I Am Legend
I discovered this book in a roundabout way -- I saw the movie version of it first. The 1971 movie, "The Omega Man" stars Charlton Heston and actually, it's not all that good.
So, why mention it?
I loved the basic story -- just not its execution in the movie. In the movie, Robert Neville is the last living man on earth who must defend himself against the horde of zombies who are out for his blood. (Hey, I was a teenager when I saw it.) Survival books and apocalypse movies have always fascinated me. A small part of me would want to live after a nuclear war and face the struggle for survival. The other "saner" part would stand on my rooftop and watch the missiles coming down.
So, what does this have to do with "I Am Legend?"
A few years later I read, in a sci-fi magazine, that "Omega Man" was based on a novel called I Am Legend by Richard Matheson. I went to my favorite used bookstore and picked up a copy of Legend for a $1.50. (Now, I am the proud owner of this brand new beautiful version from TOR.)
I never heard of Matheson but his peers seemed to love him. "I think the author who influenced me the most as a writer was Richard Matheson. Books like "I Am Legend" were an inspiration to me," wrote Stephen King. As a teenager, I loved King and didn't think he would steer me wrong.
In the novel, Robert Neville is still defending his life but this time the zombies are vampires. A mutated strain of a virus used in germ warfare is what turns the whole world into vampires -- all except Neville.
The thrust of the book is how Neville copes with being the last man on Earth. He goes through serious bouts of depression -- especially when he listens to the taunts of the vampires nightly from within his fortified house. He has no companionship of any kind -- not even a dog. He drinks heavily and constantly laments the passing of his wife and daughter who fell victim to the vampire plague. There is even one harrowing scene where Neville's wife comes back from the dead and knocks on his door.
In order to keep his sanity and protect himself, Neville attacks the vampire problem in a scientific way. He is no scientist so it takes him years to come up with the answers he searches. He tests the myths we all know about vampires.
Garlic drives them away, but why? It has to do with the smell.
Crosses work, but not on all the vampires.
He uses psychology to solve this problem. Why would a vampire who was a Jew when he was alive fear a cross? Neville needs to test his theory, so he corrals a Jewish vampire named Ben Cortman who was a friend and neighbor before the plague. Now he is Neville's nemesis who torments him nightly. Neville shows Ben the cross and Ben laughs -- then Neville shows him the Talmud and he recoils in terror.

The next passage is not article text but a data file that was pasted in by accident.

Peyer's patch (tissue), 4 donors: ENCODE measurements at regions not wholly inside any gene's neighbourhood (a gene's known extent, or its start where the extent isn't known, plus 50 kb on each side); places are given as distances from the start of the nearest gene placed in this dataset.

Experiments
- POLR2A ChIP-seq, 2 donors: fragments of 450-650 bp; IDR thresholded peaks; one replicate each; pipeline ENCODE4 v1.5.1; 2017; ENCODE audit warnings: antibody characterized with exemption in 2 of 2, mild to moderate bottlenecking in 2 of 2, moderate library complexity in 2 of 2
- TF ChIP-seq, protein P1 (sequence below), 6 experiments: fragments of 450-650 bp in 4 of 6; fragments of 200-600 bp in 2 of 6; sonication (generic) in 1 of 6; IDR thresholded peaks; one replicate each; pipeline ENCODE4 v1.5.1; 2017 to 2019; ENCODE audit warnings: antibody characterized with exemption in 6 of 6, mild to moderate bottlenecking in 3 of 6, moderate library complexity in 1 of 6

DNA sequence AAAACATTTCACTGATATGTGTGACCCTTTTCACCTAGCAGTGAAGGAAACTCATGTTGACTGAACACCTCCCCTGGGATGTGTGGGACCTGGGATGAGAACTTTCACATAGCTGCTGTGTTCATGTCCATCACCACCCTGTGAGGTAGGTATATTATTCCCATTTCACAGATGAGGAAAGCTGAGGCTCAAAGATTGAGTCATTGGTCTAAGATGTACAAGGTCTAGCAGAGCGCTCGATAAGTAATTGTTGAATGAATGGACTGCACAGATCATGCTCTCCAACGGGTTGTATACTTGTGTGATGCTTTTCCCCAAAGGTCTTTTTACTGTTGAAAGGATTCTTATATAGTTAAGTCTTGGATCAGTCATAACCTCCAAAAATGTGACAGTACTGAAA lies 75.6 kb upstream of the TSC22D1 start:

For the next few years Neville continues down the list: wooden stake, sunlight, soil, and running water. He uses what he learns to kill the vampires during the day, while they sleep. Over the years he kills thousands of them. At first these killings eat away at him but slowly they turn into an emotionless daily ritual.
These are the sections I found the most fascinating. Too often authors play with the vampire legend and they don't explain why something doesn't work. Matheson takes the time to craft a reason why some myths work and some don't. He makes it sound so plausible that I could almost believe vampires exist -- and now I even know what to do when I meet up with a Jewish one.
"I Am Legend" is written from Neville's point of view -- you only see the vampires through his eyes. To him they are inhuman, mindless monsters that must be destroyed. But -- like many science fiction stories, there is a surprise ending -- a pretty good one at that.
"I Am Legend" is only the first story in this novella -- there are 10 more horror short stories written by Matheson that follow. These stories range from killer dolls to funerals for the undead. I usually don't like short stories but I found myself reading all of them with delight. Now, thanks to Matheson and, recently, Harlan Ellison, I have a newfound love of short stories.
So, celebrate the 100th anniversary of Dracula with Matheson's unique twist on the vampire lore.
(Written for www.bookreporter.com)